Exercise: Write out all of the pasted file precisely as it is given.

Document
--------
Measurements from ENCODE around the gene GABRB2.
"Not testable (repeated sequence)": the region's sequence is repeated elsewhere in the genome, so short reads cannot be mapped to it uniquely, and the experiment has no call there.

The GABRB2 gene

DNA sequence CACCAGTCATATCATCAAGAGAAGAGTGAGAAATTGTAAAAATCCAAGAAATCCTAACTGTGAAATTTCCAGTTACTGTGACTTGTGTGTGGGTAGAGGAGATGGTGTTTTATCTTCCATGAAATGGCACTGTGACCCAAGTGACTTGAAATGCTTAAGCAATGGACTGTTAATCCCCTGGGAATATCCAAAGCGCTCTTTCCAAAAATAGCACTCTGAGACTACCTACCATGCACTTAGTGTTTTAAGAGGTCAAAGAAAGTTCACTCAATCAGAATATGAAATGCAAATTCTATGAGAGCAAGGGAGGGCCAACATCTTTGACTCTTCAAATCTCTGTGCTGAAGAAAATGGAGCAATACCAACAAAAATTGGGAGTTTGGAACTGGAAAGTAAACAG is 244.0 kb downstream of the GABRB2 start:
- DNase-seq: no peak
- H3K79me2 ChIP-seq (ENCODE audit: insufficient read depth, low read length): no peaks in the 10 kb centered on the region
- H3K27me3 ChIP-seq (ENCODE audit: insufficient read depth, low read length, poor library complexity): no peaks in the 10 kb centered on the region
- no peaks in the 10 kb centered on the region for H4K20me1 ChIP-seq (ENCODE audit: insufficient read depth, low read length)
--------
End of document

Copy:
Measurements from ENCODE around the gene GABRB2.
"Not testable (repeated sequence)": the region's sequence is repeated elsewhere in the genome, so short reads cannot be mapped to it uniquely, and the experiment has no call there.

The GABRB2 gene

DNA sequence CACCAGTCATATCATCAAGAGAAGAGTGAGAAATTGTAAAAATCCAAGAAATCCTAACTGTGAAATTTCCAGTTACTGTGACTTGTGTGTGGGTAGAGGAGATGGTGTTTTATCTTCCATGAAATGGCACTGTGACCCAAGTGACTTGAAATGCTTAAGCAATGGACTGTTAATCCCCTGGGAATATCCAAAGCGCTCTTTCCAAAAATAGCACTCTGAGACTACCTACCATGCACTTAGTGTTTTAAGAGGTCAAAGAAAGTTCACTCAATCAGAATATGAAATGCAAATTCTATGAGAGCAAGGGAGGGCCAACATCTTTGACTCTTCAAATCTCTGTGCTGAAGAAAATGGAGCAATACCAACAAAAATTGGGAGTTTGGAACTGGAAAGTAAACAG is 244.0 kb downstream of the GABRB2 start:
- DNase-seq: no peak
- H3K79me2 ChIP-seq (ENCODE audit: insufficient read depth, low read length): no peaks in the 10 kb centered on the region
- H3K27me3 ChIP-seq (ENCODE audit: insufficient read depth, low read length, poor library complexity): no peaks in the 10 kb centered on the region
- no peaks in the 10 kb centered on the region for H4K20me1 ChIP-seq (ENCODE audit: insufficient read depth, low read length)